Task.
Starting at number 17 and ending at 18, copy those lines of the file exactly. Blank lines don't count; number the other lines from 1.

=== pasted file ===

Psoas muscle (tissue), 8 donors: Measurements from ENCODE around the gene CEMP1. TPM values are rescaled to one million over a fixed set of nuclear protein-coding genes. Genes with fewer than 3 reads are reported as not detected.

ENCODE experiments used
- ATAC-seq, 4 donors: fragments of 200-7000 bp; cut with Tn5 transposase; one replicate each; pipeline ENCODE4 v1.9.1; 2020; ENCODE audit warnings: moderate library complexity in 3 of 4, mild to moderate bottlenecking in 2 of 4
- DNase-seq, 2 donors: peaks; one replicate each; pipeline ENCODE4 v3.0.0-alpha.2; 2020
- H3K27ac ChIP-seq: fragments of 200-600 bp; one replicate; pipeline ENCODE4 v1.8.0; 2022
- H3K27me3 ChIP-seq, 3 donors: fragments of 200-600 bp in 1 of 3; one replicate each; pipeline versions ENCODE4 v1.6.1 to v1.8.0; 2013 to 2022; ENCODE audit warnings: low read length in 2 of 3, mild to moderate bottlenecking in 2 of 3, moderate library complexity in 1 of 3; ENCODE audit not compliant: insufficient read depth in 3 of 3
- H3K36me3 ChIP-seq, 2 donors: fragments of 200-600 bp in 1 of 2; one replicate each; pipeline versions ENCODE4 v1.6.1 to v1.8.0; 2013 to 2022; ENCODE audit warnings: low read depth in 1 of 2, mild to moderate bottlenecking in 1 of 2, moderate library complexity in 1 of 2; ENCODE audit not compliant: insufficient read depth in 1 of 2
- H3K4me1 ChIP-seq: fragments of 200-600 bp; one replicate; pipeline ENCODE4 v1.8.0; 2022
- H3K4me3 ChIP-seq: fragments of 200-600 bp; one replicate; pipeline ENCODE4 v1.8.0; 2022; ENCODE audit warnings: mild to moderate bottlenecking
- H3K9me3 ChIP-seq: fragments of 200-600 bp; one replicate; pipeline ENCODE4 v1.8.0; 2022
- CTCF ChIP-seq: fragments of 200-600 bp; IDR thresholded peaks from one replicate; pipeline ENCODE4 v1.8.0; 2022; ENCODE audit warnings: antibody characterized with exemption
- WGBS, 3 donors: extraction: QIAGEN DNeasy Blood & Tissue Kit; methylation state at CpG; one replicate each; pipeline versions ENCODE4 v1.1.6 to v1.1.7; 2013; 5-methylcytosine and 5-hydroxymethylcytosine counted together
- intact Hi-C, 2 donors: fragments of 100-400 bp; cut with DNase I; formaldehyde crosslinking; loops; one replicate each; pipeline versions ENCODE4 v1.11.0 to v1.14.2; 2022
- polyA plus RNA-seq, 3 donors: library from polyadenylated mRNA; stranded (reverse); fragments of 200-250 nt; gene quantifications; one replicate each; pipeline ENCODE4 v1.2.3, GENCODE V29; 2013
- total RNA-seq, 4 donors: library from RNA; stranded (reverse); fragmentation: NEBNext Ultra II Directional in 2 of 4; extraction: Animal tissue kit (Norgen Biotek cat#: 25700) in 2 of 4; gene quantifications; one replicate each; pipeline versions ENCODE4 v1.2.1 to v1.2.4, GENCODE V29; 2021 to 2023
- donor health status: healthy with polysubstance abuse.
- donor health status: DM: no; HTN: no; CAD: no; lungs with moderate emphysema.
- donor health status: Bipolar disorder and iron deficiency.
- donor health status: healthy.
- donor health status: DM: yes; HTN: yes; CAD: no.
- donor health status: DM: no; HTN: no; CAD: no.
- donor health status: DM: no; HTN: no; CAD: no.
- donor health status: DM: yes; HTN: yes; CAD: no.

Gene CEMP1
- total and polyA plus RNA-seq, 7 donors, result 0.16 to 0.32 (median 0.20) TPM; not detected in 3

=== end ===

- donor health status: DM: no; HTN: no; CAD: no; lungs with moderate emphysema.
- donor health status: Bipolar disorder and iron deficiency.